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One week into the 2009-10 season and doubt can be found anywhere you look in the NBA. It's fear that is the rare commodity.
Doubt exists even among the pleasant surprises, in addition to the teams that don't give you reason to believe. Maybe you doubt the Houston Rockets can maintain their good start once opponents realize they'll have to expend an additional amount of energy to beat them. Or you question whether the undefeated Phoenix Suns can avoid reversing into a sudden losing streak when they play their next two games in Orlando and Boston.
Fear is the province of a select few.
• Any team who looks at the schedule and is playing the Boston Celtics.
• Any player who looks at the matchups on the whiteboard in the locker room and sees he is guarding Carmelo Anthony that night.
• The Portland Trail Blazers.
Everything else in the NBA is just a matter of concerns that can be addressed, or low expectations coming to fruition.
The Celtics are serving a reminder that as long as Kevin Garnett is in the lineup, no one in the green jersey is allowed to take nights off on the defensive end. The way they're protecting the basket, you'd trust them to safeguard your family heirlooms and a list of all your PINs. Only one of their first five opponents has reached 90 points. Agents should start creating Excel files detailing their player's performances against non-Celtics opponents, just to remind potential free-agent suitors of what can be accomplished under normal circumstances.
And who would want to have to stop Anthony right now? Stand your ground and he'll put you on the wrong end of a "SportsCenter" highlight, just like poor Paul Millsap. Close in and he'll drive by you. Give him some room and he'll pull up for a jumper over you.
It's clear that Anthony is ready to inflict Category 5 hurricane damage on the league this year. He's already so intense that there's no way you can call him Melo. Nothing mellow about him. That's Carmelo K. Anthony to you. He has already set the standard so high that when he scored 25 points against the Pacers on Tuesday, it felt like a massive letdown. His average dropped four points, to 33.5 per game.
Anthony and the Celtics are harming other teams. The Blazers are self-mutilating. Dropping a home game to Anthony's Nuggets by missing two free throws at the end. Letting the Atlanta Hawks outrebound them 46-36. The Hawks are supposed to be younger and more energetic than most teams ... but not the Blazers.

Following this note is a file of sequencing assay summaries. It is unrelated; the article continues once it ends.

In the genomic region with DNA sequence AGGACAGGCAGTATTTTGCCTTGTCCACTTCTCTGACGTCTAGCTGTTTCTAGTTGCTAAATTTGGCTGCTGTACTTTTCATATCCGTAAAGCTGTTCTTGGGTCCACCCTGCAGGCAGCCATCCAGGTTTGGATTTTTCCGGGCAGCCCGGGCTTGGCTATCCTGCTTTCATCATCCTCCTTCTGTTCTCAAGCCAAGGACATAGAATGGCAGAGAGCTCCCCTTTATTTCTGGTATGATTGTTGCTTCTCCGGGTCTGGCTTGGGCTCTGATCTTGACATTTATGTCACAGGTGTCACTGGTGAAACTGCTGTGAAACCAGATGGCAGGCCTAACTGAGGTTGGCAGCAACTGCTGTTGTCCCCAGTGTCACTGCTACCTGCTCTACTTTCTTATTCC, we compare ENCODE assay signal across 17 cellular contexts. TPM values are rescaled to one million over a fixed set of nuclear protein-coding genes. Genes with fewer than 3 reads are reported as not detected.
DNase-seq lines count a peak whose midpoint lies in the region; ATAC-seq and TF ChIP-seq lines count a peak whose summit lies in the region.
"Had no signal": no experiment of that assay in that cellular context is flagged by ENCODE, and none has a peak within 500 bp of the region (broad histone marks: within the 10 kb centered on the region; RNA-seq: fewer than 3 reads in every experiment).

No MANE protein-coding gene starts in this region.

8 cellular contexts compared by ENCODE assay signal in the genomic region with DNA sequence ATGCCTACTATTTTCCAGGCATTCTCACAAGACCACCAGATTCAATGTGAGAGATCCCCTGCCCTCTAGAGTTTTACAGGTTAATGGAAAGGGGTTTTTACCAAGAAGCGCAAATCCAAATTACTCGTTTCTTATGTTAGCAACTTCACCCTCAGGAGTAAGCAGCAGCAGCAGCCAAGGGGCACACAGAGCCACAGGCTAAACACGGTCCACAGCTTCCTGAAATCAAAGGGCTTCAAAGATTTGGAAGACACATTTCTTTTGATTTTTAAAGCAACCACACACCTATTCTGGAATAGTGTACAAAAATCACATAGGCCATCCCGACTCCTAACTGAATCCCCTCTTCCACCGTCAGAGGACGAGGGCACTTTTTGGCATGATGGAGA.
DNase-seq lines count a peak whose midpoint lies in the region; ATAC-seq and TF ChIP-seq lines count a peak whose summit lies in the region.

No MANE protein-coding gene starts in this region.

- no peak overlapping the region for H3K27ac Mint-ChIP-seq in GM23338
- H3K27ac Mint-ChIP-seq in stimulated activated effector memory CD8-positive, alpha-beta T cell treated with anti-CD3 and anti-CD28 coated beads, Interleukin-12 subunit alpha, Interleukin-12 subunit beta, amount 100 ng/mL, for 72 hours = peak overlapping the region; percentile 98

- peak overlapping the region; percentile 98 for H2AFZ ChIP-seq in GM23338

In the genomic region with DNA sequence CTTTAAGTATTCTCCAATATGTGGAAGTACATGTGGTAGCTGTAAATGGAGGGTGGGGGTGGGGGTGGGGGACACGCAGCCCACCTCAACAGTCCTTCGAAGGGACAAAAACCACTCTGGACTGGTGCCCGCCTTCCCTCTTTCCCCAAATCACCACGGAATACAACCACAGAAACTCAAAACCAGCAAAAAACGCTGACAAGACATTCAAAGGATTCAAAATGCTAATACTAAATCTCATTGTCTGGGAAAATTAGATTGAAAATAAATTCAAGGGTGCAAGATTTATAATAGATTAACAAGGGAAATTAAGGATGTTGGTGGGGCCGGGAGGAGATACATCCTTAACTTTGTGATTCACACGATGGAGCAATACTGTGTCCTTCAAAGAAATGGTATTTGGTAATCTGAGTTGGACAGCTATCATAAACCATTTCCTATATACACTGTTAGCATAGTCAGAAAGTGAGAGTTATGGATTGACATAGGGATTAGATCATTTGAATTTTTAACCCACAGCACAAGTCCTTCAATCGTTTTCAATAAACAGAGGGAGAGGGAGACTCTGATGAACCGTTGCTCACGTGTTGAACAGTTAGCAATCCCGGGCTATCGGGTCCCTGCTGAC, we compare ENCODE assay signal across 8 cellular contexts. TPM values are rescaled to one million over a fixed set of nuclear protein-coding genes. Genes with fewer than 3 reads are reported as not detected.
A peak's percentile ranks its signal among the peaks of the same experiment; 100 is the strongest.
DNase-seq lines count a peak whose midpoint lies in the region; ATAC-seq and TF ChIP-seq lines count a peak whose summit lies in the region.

Their No. 1 overall pick from the 2007 draft has 19 personal fouls and 16 field goal attempts. Their offseason free-agent acquisition is shooting 34 percent. They are 2-3, with two home losses.
There are plenty of other teams with losing records. Most of them were supposed to be that way. Utah and New Orleans might be surprises, but most Conventional Wisdom watches had down arrows next to those teams and an up arrow by Portland. The other teams with optimistic outlooks are at least at .500 now, unless you want to include the Clippers. And the Portland Trail Blazers didn't assemble this roster to be compared with the Clippers. That's the neighborhood they've stumbled into. That's the reason for fear.
DALLAS -- The standing ovation started with a few minutes remaining in the game and continued until Dirk Nowitzki disappeared into the tunnel.
There had been scattered boos from the sellout crowd earlier Tuesday night as frustration mounted during three miserable offensive quarters. But Nowitzki made the fans forget about that with the most spectacular dozen minutes in franchise history.
His 29 points in the final frame broke a 25-year-old team record for scoring in a quarter. It turned a 15-point deficit at the start of the fourth into a 96-85 win over the Utah Jazz. It was an amazing performance that left a lot of the 19,725 folks who packed the American Airlines Center in awe, although there was one notable exception.